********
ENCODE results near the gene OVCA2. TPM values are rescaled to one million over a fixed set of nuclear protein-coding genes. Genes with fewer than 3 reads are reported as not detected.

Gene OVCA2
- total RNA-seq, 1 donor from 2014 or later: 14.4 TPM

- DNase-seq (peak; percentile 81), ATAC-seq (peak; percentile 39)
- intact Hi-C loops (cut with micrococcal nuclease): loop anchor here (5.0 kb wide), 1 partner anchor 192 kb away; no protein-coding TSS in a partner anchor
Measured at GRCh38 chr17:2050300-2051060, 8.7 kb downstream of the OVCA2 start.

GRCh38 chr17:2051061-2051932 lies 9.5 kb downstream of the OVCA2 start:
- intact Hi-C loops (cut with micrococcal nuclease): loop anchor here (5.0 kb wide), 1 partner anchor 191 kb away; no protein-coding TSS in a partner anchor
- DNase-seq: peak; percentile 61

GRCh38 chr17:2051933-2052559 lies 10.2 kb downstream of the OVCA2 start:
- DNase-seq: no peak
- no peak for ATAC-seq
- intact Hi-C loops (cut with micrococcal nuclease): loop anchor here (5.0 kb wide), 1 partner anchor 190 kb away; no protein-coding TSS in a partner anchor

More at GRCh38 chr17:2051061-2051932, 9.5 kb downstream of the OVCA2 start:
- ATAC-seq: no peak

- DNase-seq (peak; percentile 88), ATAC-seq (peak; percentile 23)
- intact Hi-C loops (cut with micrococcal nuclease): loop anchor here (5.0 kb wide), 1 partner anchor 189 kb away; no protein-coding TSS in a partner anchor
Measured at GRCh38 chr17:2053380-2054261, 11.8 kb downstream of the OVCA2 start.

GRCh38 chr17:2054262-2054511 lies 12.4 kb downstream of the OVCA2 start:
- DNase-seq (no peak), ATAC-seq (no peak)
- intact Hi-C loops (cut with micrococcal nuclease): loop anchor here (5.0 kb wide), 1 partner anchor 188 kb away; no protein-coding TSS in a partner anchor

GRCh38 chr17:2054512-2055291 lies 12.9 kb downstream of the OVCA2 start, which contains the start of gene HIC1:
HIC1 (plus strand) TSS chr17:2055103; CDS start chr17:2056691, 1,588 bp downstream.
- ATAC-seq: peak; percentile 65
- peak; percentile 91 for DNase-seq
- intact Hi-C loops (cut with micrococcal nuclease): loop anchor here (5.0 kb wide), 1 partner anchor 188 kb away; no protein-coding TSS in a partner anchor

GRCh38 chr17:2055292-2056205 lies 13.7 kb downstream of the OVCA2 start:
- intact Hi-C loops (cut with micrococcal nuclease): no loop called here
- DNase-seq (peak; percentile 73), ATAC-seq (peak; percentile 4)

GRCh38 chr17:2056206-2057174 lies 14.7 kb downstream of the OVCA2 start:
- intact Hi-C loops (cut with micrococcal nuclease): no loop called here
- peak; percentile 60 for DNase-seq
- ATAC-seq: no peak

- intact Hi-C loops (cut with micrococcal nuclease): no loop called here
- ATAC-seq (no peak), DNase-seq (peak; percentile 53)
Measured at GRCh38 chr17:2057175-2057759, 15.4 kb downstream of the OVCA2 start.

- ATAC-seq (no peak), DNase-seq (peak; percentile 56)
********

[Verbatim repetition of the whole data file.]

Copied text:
ENCODE results near the gene OVCA2. TPM values are rescaled to one million over a fixed set of nuclear protein-coding genes. Genes with fewer than 3 reads are reported as not detected.

Gene OVCA2
- total RNA-seq, 1 donor from 2014 or later: 14.4 TPM

- DNase-seq (peak; percentile 81), ATAC-seq (peak; percentile 39)
- intact Hi-C loops (cut with micrococcal nuclease): loop anchor here (5.0 kb wide), 1 partner anchor 192 kb away; no protein-coding TSS in a partner anchor
Measured at GRCh38 chr17:2050300-2051060, 8.7 kb downstream of the OVCA2 start.

GRCh38 chr17:2051061-2051932 lies 9.5 kb downstream of the OVCA2 start:
- intact Hi-C loops (cut with micrococcal nuclease): loop anchor here (5.0 kb wide), 1 partner anchor 191 kb away; no protein-coding TSS in a partner anchor
- DNase-seq: peak; percentile 61

GRCh38 chr17:2051933-2052559 lies 10.2 kb downstream of the OVCA2 start:
- DNase-seq: no peak
- no peak for ATAC-seq
- intact Hi-C loops (cut with micrococcal nuclease): loop anchor here (5.0 kb wide), 1 partner anchor 190 kb away; no protein-coding TSS in a partner anchor

More at GRCh38 chr17:2051061-2051932, 9.5 kb downstream of the OVCA2 start:
- ATAC-seq: no peak

- DNase-seq (peak; percentile 88), ATAC-seq (peak; percentile 23)
- intact Hi-C loops (cut with micrococcal nuclease): loop anchor here (5.0 kb wide), 1 partner anchor 189 kb away; no protein-coding TSS in a partner anchor
Measured at GRCh38 chr17:2053380-2054261, 11.8 kb downstream of the OVCA2 start.

GRCh38 chr17:2054262-2054511 lies 12.4 kb downstream of the OVCA2 start:
- DNase-seq (no peak), ATAC-seq (no peak)
- intact Hi-C loops (cut with micrococcal nuclease): loop anchor here (5.0 kb wide), 1 partner anchor 188 kb away; no protein-coding TSS in a partner anchor

GRCh38 chr17:2054512-2055291 lies 12.9 kb downstream of the OVCA2 start, which contains the start of gene HIC1:
HIC1 (plus strand) TSS chr17:2055103; CDS start chr17:2056691, 1,588 bp downstream.
- ATAC-seq: peak; percentile 65
- peak; percentile 91 for DNase-seq
- intact Hi-C loops (cut with micrococcal nuclease): loop anchor here (5.0 kb wide), 1 partner anchor 188 kb away; no protein-coding TSS in a partner anchor

GRCh38 chr17:2055292-2056205 lies 13.7 kb downstream of the OVCA2 start:
- intact Hi-C loops (cut with micrococcal nuclease): no loop called here
- DNase-seq (peak; percentile 73), ATAC-seq (peak; percentile 4)

GRCh38 chr17:2056206-2057174 lies 14.7 kb downstream of the OVCA2 start:
- intact Hi-C loops (cut with micrococcal nuclease): no loop called here
- peak; percentile 60 for DNase-seq
- ATAC-seq: no peak

- intact Hi-C loops (cut with micrococcal nuclease): no loop called here
- ATAC-seq (no peak), DNase-seq (peak; percentile 53)
Measured at GRCh38 chr17:2057175-2057759, 15.4 kb downstream of the OVCA2 start.

- ATAC-seq (no peak), DNase-seq (peak; percentile 56)